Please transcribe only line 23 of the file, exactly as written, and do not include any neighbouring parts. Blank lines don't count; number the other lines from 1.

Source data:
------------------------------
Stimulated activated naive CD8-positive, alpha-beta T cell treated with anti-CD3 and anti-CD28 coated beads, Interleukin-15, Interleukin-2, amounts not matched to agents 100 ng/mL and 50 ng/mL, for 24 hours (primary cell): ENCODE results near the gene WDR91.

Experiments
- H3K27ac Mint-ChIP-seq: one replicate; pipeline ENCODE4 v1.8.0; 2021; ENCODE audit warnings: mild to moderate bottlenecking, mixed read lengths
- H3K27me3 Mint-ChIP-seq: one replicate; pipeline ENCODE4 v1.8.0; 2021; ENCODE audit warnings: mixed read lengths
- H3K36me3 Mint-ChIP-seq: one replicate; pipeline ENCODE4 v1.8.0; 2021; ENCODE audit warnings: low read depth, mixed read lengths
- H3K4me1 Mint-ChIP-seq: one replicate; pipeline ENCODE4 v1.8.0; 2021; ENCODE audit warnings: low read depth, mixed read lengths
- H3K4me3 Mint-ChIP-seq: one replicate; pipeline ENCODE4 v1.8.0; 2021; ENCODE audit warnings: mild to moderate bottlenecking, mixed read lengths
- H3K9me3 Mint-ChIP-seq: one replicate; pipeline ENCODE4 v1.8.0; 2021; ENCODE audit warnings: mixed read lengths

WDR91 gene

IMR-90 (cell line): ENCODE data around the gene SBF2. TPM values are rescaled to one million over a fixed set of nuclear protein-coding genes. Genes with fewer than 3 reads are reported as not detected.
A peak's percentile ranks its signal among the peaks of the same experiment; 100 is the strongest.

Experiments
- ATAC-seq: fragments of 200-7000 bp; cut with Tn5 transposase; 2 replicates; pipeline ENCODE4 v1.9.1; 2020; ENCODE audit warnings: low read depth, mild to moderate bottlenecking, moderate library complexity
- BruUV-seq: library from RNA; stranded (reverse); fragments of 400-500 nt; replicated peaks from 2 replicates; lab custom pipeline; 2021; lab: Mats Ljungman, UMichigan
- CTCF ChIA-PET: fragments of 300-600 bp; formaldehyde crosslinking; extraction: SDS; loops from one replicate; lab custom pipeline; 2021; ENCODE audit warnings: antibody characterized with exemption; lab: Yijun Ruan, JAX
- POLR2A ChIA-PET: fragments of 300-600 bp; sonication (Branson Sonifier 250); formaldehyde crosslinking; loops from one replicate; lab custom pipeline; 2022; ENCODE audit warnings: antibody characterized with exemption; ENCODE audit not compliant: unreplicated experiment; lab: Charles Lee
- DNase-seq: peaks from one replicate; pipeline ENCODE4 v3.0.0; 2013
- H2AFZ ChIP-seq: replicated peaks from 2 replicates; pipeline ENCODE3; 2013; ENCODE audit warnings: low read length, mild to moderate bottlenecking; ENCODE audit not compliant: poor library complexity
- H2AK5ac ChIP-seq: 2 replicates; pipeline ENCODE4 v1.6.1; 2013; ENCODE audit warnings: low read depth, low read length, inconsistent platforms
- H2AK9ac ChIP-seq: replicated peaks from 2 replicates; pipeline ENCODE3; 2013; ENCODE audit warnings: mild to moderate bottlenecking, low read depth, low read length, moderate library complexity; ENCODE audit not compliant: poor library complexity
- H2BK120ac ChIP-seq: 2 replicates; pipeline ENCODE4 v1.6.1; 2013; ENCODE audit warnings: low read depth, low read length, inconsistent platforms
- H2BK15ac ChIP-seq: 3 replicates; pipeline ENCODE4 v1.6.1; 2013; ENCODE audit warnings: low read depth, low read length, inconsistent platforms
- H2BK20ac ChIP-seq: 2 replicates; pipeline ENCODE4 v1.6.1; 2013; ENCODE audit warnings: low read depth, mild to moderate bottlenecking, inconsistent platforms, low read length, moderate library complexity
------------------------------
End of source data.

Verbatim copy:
- H2BK20ac ChIP-seq: 2 replicates; pipeline ENCODE4 v1.6.1; 2013; ENCODE audit warnings: low read depth, mild to moderate bottlenecking, inconsistent platforms, low read length, moderate library complexity